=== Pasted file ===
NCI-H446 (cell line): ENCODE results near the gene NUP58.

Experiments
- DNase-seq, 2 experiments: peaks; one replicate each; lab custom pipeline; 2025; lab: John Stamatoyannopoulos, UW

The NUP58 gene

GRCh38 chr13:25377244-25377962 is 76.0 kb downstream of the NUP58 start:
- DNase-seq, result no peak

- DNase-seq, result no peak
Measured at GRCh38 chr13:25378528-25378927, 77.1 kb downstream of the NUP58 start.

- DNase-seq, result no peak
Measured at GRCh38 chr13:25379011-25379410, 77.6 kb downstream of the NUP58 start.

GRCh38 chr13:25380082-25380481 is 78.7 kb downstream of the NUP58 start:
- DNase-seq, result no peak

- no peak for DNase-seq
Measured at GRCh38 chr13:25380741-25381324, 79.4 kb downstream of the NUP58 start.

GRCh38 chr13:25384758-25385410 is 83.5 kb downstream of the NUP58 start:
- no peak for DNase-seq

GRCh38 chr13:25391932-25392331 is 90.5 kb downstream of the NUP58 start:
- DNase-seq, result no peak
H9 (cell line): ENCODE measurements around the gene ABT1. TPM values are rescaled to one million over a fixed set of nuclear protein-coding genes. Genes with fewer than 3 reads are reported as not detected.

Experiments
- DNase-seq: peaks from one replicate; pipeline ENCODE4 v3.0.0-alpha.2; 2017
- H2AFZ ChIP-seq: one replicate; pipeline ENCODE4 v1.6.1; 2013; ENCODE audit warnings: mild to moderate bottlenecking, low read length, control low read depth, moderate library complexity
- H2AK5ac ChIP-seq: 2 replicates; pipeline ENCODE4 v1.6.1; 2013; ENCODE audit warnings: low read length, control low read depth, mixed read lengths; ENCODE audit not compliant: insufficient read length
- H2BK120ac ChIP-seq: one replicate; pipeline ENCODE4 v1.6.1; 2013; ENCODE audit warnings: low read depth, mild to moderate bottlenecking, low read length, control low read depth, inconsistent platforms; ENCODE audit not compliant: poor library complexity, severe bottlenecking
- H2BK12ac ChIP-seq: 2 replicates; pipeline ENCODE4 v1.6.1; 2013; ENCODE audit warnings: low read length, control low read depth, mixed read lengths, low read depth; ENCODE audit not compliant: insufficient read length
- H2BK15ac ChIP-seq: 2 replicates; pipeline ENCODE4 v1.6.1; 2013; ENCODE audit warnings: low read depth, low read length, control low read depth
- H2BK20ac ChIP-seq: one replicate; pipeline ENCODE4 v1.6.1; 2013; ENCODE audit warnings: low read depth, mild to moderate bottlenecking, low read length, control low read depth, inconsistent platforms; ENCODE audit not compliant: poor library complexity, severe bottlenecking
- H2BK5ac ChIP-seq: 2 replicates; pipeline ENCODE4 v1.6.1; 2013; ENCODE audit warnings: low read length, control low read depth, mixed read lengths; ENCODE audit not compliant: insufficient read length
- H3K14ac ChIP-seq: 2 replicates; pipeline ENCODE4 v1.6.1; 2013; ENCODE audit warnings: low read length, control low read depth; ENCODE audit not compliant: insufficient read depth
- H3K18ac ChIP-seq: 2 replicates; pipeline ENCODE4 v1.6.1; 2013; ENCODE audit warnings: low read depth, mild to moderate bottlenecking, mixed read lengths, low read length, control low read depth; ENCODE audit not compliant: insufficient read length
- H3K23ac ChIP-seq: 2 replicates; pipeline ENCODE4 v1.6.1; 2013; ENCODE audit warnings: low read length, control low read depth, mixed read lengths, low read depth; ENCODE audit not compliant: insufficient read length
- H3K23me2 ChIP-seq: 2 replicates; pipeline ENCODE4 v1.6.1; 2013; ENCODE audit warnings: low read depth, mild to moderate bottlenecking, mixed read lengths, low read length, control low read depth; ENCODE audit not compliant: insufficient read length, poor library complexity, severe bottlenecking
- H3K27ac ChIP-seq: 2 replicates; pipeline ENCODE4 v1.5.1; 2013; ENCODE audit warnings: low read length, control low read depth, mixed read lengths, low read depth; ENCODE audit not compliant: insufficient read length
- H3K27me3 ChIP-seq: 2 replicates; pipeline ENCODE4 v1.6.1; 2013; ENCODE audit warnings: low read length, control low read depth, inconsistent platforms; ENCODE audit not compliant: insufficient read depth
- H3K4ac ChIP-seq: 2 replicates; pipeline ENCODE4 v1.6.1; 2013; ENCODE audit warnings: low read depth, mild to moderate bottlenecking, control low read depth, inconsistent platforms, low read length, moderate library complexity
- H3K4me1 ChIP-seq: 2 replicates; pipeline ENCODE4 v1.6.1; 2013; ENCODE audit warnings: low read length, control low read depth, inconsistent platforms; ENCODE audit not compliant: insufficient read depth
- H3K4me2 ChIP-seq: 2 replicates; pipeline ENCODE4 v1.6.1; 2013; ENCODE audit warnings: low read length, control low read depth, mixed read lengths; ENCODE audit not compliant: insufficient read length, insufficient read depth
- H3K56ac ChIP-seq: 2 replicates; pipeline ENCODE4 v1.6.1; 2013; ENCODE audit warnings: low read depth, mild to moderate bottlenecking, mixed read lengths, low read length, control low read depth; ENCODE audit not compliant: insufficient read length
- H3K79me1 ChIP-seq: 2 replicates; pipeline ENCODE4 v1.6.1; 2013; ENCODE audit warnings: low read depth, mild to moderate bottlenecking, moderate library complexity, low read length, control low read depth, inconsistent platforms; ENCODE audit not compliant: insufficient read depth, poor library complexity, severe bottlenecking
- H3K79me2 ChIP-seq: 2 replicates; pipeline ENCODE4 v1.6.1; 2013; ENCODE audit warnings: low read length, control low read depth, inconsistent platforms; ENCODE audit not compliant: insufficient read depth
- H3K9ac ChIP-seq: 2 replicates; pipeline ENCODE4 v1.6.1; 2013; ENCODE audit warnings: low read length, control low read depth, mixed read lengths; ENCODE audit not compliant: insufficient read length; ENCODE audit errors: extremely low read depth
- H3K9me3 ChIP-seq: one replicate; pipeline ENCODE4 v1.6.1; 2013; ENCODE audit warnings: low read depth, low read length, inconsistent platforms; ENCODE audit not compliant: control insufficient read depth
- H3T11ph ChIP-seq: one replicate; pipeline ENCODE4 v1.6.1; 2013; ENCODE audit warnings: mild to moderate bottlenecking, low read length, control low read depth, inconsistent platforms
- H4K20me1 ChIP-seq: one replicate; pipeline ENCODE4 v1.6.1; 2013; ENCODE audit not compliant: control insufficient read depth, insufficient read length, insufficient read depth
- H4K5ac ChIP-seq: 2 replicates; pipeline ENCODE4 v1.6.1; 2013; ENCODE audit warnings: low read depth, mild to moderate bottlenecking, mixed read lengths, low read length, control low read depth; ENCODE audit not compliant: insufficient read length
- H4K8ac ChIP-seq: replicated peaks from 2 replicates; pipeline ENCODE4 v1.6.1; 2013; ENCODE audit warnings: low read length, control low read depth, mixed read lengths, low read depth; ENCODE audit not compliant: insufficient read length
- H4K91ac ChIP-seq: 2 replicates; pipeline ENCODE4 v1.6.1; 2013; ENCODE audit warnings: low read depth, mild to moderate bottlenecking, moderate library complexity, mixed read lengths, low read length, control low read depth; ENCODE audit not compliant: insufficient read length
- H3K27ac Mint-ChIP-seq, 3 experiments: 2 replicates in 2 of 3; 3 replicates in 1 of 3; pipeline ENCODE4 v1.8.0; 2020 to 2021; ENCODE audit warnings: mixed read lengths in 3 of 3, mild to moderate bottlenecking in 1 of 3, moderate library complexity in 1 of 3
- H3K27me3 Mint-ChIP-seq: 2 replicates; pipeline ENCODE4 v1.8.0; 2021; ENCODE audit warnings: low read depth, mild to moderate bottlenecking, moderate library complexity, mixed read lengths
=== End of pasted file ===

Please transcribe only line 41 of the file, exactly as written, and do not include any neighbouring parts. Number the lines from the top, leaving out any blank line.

- H3K9ac ChIP-seq: 2 replicates; pipeline ENCODE4 v1.6.1; 2013; ENCODE audit warnings: low read length, control low read depth, mixed read lengths; ENCODE audit not compliant: insufficient read length; ENCODE audit errors: extremely low read depth